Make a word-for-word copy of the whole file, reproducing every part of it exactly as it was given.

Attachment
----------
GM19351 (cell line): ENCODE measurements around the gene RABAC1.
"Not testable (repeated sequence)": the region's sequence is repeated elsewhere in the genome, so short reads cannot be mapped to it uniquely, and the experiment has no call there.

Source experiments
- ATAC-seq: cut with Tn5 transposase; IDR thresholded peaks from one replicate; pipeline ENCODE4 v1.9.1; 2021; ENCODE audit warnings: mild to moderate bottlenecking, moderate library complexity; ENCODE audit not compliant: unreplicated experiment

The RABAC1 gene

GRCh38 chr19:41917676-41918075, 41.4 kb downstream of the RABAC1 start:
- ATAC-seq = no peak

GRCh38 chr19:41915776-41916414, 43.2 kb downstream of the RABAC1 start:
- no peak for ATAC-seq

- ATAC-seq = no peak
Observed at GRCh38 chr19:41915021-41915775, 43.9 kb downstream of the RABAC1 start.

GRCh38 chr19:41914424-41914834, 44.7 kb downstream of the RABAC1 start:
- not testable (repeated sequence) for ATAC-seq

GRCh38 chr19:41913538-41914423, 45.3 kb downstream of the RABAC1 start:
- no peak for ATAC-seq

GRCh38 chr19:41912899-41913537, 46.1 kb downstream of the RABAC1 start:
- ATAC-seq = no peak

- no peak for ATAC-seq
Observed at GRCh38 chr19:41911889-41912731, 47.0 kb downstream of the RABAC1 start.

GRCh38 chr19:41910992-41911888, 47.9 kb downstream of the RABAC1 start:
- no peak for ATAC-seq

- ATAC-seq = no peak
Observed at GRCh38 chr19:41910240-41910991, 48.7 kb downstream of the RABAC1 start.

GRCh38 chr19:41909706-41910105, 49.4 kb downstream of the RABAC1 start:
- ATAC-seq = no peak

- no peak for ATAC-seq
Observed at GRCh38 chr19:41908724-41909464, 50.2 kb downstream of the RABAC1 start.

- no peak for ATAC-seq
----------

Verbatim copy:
GM19351 (cell line): ENCODE measurements around the gene RABAC1.
"Not testable (repeated sequence)": the region's sequence is repeated elsewhere in the genome, so short reads cannot be mapped to it uniquely, and the experiment has no call there.

Source experiments
- ATAC-seq: cut with Tn5 transposase; IDR thresholded peaks from one replicate; pipeline ENCODE4 v1.9.1; 2021; ENCODE audit warnings: mild to moderate bottlenecking, moderate library complexity; ENCODE audit not compliant: unreplicated experiment

The RABAC1 gene

GRCh38 chr19:41917676-41918075, 41.4 kb downstream of the RABAC1 start:
- ATAC-seq = no peak

GRCh38 chr19:41915776-41916414, 43.2 kb downstream of the RABAC1 start:
- no peak for ATAC-seq

- ATAC-seq = no peak
Observed at GRCh38 chr19:41915021-41915775, 43.9 kb downstream of the RABAC1 start.

GRCh38 chr19:41914424-41914834, 44.7 kb downstream of the RABAC1 start:
- not testable (repeated sequence) for ATAC-seq

GRCh38 chr19:41913538-41914423, 45.3 kb downstream of the RABAC1 start:
- no peak for ATAC-seq

GRCh38 chr19:41912899-41913537, 46.1 kb downstream of the RABAC1 start:
- ATAC-seq = no peak

- no peak for ATAC-seq
Observed at GRCh38 chr19:41911889-41912731, 47.0 kb downstream of the RABAC1 start.

GRCh38 chr19:41910992-41911888, 47.9 kb downstream of the RABAC1 start:
- no peak for ATAC-seq

- ATAC-seq = no peak
Observed at GRCh38 chr19:41910240-41910991, 48.7 kb downstream of the RABAC1 start.

GRCh38 chr19:41909706-41910105, 49.4 kb downstream of the RABAC1 start:
- ATAC-seq = no peak

- no peak for ATAC-seq
Observed at GRCh38 chr19:41908724-41909464, 50.2 kb downstream of the RABAC1 start.

- no peak for ATAC-seq